We seek no British advantage in Syria. Our only object in occupying the country has been to beat the Germans and help to win the war. We rejoice that with the aid of the forces of General de Gaulle, led by General Catroux and General Legentilhomme, we have been able to bring to the peoples of Syria and the Lebanon the restoration of their full sovereign independence. We have liberated the country from the thraldom exercised by the German Armistice Commission at Wiesbaden, and from the dangerous German 465 intrigues and infiltration which were in progress. The historic interests of France in Syria, and the primacy of those interests over the interests of other European nations, is preserved without prejudice to the rights and sovereignty of the Syrian races.
The conclusion of this brief Syrian campaign reflects credit upon all responsible —upon General Wavell, who was able to spare the Forces first to put down the revolt in Iraq, and afterwards to act in Syria, while at the same time making vigorous head against the German and Italian Army and its strong armoured elements which have for so many months been attempting unsuccessfully to invade the Nile Valley. The actual conduct of the campaign was in the hands of General Sir Maitland Wilson, who, it will be remembered, was the General who extricated our Forces from the very great dangers by which they were encompassed in Greece. He did not tell us much about what was going on in either case, but in both cases his operations constitute an admirable example of military skill. I hope it will soon be possible to give fuller accounts to the public than they have yet received of the Syrian fighting, marked as it was by so many picturesque episodes, such as the arrival of His Majesty's Lifeguards and Royal Horse Guards, and the Essex Yeomanry, in armoured cars, across many hundreds of miles of desert, to surround and capture the oasis of Palmyra. There are many episodes of that kind, of great interest, which I trust may soon be made public.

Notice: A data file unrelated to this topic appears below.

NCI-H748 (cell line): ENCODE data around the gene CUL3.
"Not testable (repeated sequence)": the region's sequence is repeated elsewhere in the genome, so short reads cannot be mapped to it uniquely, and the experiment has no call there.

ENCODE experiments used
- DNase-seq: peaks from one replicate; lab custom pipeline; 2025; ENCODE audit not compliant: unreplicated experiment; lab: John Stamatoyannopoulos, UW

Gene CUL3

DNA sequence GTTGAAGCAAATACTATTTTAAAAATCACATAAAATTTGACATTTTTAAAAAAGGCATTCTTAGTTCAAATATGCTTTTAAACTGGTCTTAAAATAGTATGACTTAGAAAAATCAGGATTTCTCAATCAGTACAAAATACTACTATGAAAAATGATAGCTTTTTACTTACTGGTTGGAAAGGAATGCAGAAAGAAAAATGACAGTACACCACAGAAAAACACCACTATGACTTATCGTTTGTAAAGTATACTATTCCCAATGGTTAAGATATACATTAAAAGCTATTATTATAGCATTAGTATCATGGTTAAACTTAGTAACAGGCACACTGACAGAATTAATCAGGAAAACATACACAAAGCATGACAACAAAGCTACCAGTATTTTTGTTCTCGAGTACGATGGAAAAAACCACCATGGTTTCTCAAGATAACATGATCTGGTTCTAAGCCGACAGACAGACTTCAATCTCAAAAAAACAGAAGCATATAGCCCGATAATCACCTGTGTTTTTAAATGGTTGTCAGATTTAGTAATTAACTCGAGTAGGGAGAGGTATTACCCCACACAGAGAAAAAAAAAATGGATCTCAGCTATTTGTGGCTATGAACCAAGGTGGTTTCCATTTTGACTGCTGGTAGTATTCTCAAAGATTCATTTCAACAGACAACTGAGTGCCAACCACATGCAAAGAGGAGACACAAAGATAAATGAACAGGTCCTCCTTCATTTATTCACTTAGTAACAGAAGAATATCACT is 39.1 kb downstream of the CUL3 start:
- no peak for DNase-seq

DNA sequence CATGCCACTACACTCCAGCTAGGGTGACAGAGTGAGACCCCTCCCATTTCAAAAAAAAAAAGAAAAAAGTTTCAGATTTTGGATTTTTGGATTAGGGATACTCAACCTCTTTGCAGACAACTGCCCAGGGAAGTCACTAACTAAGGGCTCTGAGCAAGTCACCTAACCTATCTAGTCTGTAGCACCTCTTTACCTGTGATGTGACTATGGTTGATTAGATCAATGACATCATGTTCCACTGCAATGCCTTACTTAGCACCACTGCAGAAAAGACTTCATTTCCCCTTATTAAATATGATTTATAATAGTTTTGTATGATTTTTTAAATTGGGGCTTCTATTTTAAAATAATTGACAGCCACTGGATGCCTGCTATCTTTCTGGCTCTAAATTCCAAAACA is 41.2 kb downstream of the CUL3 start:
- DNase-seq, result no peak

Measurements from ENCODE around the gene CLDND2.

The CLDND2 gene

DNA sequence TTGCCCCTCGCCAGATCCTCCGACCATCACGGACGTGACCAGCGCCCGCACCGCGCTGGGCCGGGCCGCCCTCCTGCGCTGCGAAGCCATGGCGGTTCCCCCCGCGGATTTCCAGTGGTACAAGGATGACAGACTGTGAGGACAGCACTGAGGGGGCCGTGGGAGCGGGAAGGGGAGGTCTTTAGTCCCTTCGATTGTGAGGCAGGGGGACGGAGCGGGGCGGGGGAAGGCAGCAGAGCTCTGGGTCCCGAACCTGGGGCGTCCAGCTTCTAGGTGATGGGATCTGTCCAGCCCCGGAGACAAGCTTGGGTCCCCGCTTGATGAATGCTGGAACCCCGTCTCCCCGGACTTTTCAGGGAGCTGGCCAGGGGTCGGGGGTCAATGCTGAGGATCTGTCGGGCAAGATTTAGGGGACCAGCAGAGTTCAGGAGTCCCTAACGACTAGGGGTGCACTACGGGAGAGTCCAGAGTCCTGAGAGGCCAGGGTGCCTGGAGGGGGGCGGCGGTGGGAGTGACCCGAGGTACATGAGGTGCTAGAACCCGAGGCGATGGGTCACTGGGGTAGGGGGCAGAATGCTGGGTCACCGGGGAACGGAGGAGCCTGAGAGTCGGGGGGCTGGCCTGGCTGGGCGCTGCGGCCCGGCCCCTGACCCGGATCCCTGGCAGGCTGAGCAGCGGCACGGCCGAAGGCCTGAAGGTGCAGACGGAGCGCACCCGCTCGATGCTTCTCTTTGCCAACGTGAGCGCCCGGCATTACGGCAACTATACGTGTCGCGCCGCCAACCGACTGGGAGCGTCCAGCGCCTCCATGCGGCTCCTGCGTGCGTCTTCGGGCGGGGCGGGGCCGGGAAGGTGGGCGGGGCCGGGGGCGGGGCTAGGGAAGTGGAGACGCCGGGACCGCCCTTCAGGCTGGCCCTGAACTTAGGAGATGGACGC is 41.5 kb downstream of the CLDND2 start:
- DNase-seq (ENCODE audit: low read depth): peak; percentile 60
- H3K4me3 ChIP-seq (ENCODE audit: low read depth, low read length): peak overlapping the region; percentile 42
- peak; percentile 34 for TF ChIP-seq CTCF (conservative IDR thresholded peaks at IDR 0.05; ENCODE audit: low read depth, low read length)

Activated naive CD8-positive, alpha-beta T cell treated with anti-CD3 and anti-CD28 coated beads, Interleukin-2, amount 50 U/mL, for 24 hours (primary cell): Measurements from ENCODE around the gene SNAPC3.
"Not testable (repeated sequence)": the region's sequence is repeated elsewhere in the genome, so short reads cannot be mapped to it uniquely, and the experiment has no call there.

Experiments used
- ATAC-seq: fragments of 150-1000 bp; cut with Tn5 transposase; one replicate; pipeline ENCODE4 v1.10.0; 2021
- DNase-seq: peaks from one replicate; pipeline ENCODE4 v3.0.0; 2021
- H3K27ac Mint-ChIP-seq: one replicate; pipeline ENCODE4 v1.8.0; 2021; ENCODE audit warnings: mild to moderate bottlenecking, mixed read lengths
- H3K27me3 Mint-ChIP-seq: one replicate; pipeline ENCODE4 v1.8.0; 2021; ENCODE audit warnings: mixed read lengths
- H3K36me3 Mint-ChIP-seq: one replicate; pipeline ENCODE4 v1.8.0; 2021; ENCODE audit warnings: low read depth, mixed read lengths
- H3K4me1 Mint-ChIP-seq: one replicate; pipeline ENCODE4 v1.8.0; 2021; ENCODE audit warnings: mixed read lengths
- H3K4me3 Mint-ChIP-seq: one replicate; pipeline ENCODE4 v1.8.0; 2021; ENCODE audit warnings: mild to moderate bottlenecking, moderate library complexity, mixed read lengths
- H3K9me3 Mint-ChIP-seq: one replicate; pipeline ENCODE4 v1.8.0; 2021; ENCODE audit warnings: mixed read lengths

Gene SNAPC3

We are entitled to say that the situation in the Nile Valley has for the time being, at any rate, been considerably improved. If anyone had predicted two months ago, when Iraq was in revolt and our people were hanging on by their eyelids at Habbaniyah, and our Ambassador was imprisoned in his Embassy at Baghdad, and when all Syria and Iraq began to be overrun by German tourists, and were in the hands of forces controlled indirectly but none the less powerfully by German authority—if anyone had predicted that we should already, by the middle of July, have cleaned up the whole of the Levant and have re-established our authority there for the time being, such a prophet would have been considered most imprudent. The heavy and indecisive fighting at Sollum by our desert Army, and the stubborn defence of Crete in 466 which such heavy losses were inflicted on the enemy's air power, must be judged to have played their part in arriving at the general result.